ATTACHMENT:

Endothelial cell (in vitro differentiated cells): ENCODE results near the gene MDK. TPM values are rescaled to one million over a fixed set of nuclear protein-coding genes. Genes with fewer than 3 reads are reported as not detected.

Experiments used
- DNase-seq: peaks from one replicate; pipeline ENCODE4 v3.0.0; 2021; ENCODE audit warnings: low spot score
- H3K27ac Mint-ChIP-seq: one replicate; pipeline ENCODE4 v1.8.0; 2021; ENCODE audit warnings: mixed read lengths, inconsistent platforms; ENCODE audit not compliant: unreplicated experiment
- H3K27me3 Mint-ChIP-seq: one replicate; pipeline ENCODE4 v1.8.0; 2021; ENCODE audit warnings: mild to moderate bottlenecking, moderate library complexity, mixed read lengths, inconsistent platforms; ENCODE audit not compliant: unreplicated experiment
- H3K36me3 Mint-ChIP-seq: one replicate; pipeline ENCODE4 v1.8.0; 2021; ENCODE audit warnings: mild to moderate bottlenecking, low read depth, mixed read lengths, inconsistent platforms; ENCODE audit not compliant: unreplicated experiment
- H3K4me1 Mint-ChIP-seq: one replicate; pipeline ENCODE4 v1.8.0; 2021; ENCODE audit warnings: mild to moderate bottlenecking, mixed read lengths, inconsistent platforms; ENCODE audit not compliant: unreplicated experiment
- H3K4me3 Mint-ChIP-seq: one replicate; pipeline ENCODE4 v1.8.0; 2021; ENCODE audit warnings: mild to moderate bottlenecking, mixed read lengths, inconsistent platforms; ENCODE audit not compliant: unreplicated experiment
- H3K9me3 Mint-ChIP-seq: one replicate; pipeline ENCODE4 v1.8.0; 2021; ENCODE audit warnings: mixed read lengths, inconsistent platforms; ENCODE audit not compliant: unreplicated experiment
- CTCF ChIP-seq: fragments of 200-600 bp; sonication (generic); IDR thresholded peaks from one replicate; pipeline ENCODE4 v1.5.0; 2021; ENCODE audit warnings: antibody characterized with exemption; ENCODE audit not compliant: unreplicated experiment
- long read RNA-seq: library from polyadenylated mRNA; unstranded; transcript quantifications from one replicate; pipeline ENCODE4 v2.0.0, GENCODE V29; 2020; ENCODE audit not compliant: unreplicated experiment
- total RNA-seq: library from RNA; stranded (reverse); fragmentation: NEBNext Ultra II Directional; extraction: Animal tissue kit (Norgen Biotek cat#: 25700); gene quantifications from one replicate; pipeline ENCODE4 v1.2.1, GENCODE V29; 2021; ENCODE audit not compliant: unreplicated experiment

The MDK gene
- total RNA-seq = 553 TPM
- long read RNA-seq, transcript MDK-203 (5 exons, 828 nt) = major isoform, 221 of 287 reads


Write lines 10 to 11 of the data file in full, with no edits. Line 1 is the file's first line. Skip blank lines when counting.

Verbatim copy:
- CTCF ChIP-seq: fragments of 200-600 bp; sonication (generic); IDR thresholded peaks from one replicate; pipeline ENCODE4 v1.5.0; 2021; ENCODE audit warnings: antibody characterized with exemption; ENCODE audit not compliant: unreplicated experiment
- long read RNA-seq: library from polyadenylated mRNA; unstranded; transcript quantifications from one replicate; pipeline ENCODE4 v2.0.0, GENCODE V29; 2020; ENCODE audit not compliant: unreplicated experiment